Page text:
Barely any students were dropped off at local schools Monday morning, the first day of the teachers' strike.
"After checking with assistant superintendents it appears there's very few, if any, students that are being dropped off at schools. It's relatively quiet," said Doug Strachan, Surrey school district spokesperson, on Monday morning.
The district issued a press release Friday, saying there had been confusion about whether schools would be open during the strike.
The press release said classes would be cancelled during the strike and it would not be possible for school administrators, "one to two per elementary, three to four per secondary," to provide appropriate supervision for the more than 70,000 students in the district.
"Even if just a fraction of the total number of students were to attend, their safety and well-being may be seriously compromised," the press release said.
Strachan said if students are dropped off at schools during the strike, staff will likely try to contact the family to pick up the child.
"If that wasn't successful, they would probably be sitting in the office with a book or something," Strachan said.
But overall, the district is happy to see that nearly all parents made arrangements for their children during the strike.
"We appreciate that parents have, it appears, successfully made alternate arrangements for the care of their children. We appreciate that it's a challenging situation," Strachan said.
"Clearly, the parents see that it's not the best situation to have kids at schools where we can't be certain of what we do to supervise. It also wouldn't be a fun time for students because we're not able to provide a lot of activities."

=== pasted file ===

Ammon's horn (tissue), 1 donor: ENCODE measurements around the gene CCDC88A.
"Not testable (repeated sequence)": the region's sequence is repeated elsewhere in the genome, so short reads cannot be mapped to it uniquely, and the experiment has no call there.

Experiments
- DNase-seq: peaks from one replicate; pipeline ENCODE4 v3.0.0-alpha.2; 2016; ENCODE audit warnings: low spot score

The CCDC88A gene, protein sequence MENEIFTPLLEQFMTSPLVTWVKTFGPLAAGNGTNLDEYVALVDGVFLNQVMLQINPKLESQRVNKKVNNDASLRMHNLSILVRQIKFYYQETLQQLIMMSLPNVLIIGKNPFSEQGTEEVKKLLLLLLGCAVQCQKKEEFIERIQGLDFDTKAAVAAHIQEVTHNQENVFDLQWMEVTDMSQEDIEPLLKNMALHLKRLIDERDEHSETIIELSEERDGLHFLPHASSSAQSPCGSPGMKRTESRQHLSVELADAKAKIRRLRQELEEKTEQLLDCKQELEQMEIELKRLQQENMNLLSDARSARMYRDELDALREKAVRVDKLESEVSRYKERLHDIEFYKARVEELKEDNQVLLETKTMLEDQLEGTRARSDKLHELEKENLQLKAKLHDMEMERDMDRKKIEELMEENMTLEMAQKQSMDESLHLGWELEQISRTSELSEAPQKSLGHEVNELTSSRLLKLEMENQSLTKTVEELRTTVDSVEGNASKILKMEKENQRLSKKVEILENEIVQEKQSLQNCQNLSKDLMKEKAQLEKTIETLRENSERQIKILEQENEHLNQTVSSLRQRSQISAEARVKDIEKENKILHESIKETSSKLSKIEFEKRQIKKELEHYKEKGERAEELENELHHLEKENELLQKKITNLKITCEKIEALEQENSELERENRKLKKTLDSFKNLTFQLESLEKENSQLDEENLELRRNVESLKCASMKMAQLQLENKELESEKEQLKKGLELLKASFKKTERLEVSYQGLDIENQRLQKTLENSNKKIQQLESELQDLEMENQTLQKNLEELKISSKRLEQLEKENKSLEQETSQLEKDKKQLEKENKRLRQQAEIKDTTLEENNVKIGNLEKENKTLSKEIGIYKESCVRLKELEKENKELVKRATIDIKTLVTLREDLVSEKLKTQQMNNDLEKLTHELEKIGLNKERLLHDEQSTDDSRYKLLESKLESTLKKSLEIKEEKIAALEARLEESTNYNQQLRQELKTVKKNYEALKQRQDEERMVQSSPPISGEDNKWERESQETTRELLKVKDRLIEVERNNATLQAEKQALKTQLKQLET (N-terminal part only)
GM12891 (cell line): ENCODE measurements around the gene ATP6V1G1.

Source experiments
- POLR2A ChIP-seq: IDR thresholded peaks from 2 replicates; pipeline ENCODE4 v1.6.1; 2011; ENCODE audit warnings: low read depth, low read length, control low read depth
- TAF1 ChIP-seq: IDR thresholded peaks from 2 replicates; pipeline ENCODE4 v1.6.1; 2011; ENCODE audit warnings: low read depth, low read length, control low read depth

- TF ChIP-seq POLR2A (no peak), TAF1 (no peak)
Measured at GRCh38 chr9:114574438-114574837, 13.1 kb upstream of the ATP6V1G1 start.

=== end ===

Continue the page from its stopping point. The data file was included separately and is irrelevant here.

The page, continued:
Strachan extended the district's thanks to the City of Surrey, Alexandra Neighbourhood House and other partners for putting together day camps during the strike. For a list of day camps and other activities, visit sd36.bc.ca.
Also contributing to additional daytime activities for kids is the Clova movie theatre, which added extra daytime screenings of The Lorax on Monday and Tuesday at 10: 30 a.m., 1: 30 and 4 p.m.
While local schools were nearly empty Monday, some childcare facilities were experiencing a downturn as well.
Kidz Rock Childcare, which has three locations, combined to one location for the strike. Out of 80 expected children, only 27 turned out on Monday, said Jean McNabb with Kidz Rock.
Meanwhile, another childcare facility was busy. Sandra Miklausic with Evergreen Child Care Centre in White Rock said the day care's before and after school care children are set to come for full days during the teachers' strike.
On Monday, there were 15 children staying for a longer time than usual, and the facility expected 20 children, who are regularly just before and after school kids, to come for a full day Tuesday.
"We had to rearrange our shifts to be able to be here all day for them," Miklausic said.
"The kids are loving it, but the parents are not happy."
Miklausic said the strike is costing parents more money in child care, but a lot of them are frustrated with the timing as well.
"As soon as we mention something about the strike, they say, 'Don't get me started.' There is only seven or eight days of actual education this month now, because of spring break coming, too. They go back to school on Thursday and Friday and then it's spring break. And they have to pay extra to be here all day," Miklausic said.
"There's a lot of angry parents."
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